This commentary is in response to (“Beach patrol sets up two new, safer guard towers,” The Daily News, March 5): These towers cost more than the traditional wooden towers in use.

Just like bread scraps attract sea gulls, this announcement attracted people who can never be pleased by anything a governmental agency does.

A repeated comment was that aluminum, Fiberglas and steel wouldn’t hold up in a marine environment. To the people who wrote those remarks, what do you think engineers do? I’m a retired, professionally licensed mechanical engineer and certified reliability engineer with 35 years of experience in the petroleum and automotive industries. One of the very first things I did on a design project was to decide what materials to use. These material choices for the towers makes sense.

All metals corrode, which forms an oxide layer that protects the base metal. That’s the chalky film that’s found on weathered aluminum. Fabricators either powder-coat or anodize aluminum to prevent corrosion and pitting. That’s what the manufacturer did on these towers.

The Daily News article said the towers contain steel. In fact, the manufacturer made the skids from stainless steel. Take a trip to any marine supply store, and you’ll find plenty of aluminum and Fiberglas. Take a trip to the Galveston docks, and you’ll see plenty of steel. The only wooden ship is a floating museum built in 1877.

In the article, beach patrol Chief Peter Davis stated the towers have a 20-year life. In all probability, he got that number from the manufacturer. In general, companies don’t dream up the life span of their products because it affects their warranties and reputation. This number is determined using a variety of methods based on published data, testing and experience. Assuming the park board follows the manufacturer’s recommendations for use and maintenance, it’s safe to assume a 20-year life.

These towers are safer and provide lifeguards with more flexibility to do their job. What’s more, they’re attractive. The extra money spent wrapping the towers helps promote tourism, which is the primary reason for the lifeguards in the first place, and it attracts advertisers. The park board hopes to pay back the towers in 15 years using sponsorships.

In conclusion, product design engineers don’t make arbitrary choices, such as material selection. Instead, they develop alternatives and make decisions based on the project requirements, which include functionality, cost, life span, etc.

It’s perfectly acceptable to question organizations like the park board or the manufacturer of the guard towers. Most of the engineers I know have strong opinions. However, these opinions need to be based on facts and an understanding of the issues involved in the decision.

Lynn Long lives in Galveston.


Recommended for you

(2) comments

David Schuler

As one engineer to another - In addition to the materials used, engineers must also weigh the cost-benefit ratio and expected environmental conditions. These new towers are SEVEN times the cost of the wooden towers, and the only stated benefit was improved lightning resistance. Do we really expect life guards to remain on the beach in an approaching thunderstorm? How can they be sure that the grounding rod is properly buried six to eight feet into the earth and properly bonded to the tower? Are they qualified to inspect the installation before each use? Furthermore, 'environment' must take into account the fact that these towers regularly get hauled around by front loaders. The wooden towers were old fashioned, yes, and weren't 'wrapped' with gaudy graphics, but they apparently stood up to both the elements and rough handling that are an inherent part of the Galveston beach environment. As for life span - I've owned boats in Galveston and Portland, OR, and the hot salty conditions here are extremely corrosive compared to many locations on the east or west coasts. So time will tell.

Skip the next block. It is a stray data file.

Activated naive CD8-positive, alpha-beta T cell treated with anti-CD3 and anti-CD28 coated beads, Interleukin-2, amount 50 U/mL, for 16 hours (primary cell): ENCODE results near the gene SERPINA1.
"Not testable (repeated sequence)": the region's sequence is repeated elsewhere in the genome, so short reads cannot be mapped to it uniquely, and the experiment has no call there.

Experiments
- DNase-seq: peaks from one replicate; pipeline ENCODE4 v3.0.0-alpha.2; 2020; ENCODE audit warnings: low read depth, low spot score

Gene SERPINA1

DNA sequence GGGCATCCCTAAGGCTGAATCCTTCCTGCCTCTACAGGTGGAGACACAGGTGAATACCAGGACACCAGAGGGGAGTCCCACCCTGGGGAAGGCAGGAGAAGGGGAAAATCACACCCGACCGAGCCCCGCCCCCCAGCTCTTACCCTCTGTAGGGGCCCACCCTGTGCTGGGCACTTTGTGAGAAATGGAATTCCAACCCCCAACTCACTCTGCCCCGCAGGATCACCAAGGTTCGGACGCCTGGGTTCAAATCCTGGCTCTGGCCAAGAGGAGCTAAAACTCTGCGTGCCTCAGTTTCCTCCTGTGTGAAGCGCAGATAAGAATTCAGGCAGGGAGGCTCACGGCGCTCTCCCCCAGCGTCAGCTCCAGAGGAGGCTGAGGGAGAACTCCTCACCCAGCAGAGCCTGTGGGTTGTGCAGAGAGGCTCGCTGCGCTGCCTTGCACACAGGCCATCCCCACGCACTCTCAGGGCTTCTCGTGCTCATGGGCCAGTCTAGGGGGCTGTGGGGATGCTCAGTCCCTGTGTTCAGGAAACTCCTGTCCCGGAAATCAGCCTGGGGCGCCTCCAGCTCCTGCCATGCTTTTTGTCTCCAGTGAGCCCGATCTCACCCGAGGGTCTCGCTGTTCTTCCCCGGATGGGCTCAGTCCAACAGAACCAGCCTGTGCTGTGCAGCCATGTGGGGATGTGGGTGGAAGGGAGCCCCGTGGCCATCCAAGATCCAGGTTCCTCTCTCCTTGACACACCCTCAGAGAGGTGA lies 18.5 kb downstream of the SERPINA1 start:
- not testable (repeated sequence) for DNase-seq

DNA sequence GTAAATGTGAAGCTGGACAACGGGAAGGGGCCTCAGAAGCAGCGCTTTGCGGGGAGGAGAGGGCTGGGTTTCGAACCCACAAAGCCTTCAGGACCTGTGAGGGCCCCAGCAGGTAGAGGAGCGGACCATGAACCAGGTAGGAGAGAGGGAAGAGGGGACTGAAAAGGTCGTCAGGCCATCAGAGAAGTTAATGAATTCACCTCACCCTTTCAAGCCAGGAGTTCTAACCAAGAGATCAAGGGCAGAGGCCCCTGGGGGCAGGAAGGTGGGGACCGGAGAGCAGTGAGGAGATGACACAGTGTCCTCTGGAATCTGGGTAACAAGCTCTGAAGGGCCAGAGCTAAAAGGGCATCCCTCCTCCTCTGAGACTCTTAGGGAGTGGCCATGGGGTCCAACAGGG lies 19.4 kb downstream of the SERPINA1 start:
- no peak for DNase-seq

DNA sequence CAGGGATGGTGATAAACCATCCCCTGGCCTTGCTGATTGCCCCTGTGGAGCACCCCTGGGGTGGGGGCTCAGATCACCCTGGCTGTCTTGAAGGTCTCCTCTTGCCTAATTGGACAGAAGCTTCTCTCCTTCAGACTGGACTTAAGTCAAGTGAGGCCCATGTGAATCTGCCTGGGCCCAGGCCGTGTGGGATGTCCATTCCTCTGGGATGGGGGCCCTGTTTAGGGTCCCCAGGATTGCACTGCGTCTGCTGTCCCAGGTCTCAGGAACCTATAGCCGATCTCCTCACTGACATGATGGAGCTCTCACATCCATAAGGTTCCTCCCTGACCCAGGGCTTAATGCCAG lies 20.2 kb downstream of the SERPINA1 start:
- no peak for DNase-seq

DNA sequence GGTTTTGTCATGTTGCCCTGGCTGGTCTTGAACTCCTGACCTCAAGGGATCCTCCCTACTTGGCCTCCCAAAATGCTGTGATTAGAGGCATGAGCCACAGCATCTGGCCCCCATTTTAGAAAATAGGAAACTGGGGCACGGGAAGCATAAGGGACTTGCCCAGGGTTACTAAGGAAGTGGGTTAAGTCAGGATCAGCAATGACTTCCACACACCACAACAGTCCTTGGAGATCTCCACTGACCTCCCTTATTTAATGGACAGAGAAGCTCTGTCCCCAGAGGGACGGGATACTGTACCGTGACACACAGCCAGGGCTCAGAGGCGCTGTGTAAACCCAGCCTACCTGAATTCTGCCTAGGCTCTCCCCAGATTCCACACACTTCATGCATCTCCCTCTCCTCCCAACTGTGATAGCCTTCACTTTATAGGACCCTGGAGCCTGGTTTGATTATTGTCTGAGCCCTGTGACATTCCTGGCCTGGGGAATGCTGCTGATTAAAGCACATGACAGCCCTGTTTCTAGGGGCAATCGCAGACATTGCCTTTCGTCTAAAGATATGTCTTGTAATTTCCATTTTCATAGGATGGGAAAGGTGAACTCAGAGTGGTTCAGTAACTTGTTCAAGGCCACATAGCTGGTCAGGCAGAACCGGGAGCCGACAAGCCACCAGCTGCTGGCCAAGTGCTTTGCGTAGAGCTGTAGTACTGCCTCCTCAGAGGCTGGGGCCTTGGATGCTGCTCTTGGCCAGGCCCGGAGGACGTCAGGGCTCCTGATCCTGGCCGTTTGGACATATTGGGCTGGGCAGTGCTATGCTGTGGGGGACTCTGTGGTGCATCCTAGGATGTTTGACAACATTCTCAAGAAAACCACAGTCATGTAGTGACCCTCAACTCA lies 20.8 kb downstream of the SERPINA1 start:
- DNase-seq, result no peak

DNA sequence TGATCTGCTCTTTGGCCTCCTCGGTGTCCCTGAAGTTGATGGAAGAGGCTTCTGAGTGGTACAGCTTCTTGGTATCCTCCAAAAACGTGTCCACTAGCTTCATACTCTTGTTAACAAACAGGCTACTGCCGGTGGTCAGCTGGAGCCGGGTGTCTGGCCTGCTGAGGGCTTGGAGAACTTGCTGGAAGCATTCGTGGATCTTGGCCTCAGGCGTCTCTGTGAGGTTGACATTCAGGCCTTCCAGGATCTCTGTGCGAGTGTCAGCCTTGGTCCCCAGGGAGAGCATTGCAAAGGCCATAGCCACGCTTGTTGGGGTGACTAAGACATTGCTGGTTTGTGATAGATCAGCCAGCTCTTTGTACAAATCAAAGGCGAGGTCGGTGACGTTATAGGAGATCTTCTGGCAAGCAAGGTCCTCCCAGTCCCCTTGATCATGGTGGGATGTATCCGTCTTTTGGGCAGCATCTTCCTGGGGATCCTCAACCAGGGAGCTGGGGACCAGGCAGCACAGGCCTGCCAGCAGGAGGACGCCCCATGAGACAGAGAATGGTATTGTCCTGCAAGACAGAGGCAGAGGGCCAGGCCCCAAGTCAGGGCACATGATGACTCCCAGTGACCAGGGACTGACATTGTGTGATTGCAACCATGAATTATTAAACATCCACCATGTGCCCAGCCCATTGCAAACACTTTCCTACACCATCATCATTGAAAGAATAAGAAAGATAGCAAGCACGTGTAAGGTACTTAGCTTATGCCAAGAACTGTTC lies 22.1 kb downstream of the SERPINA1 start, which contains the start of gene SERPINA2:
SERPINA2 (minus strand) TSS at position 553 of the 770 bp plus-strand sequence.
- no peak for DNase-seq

Kelly Naschke

I worked in the beach environment for 25 years. I know firsthand the effect of the harsh conditions on various metals, fabrics, fiberglass etc. If those towers make it 20 years, I’ll eat all the crow that your 35 years of engineering book smarts can throw together. Ain’t unusually high tide...and broken front end loader....they could be gone next week.

Welcome to the discussion.

Keep it Clean. Please avoid obscene, vulgar, lewd, racist or sexually-oriented language.
Don't Threaten. Threats of harming another person will not be tolerated.
Be Truthful. Don't knowingly lie about anyone or anything.
Be Nice. No racism, sexism or any sort of -ism that is degrading to another person.
Be Proactive. Use the 'Report' link on each comment to let us know of abusive posts.
Share with Us. We'd love to hear eyewitness accounts, the history behind an article.

Thank you for reading!

Please log in, or sign up for a new account and purchase a subscription to read or post comments.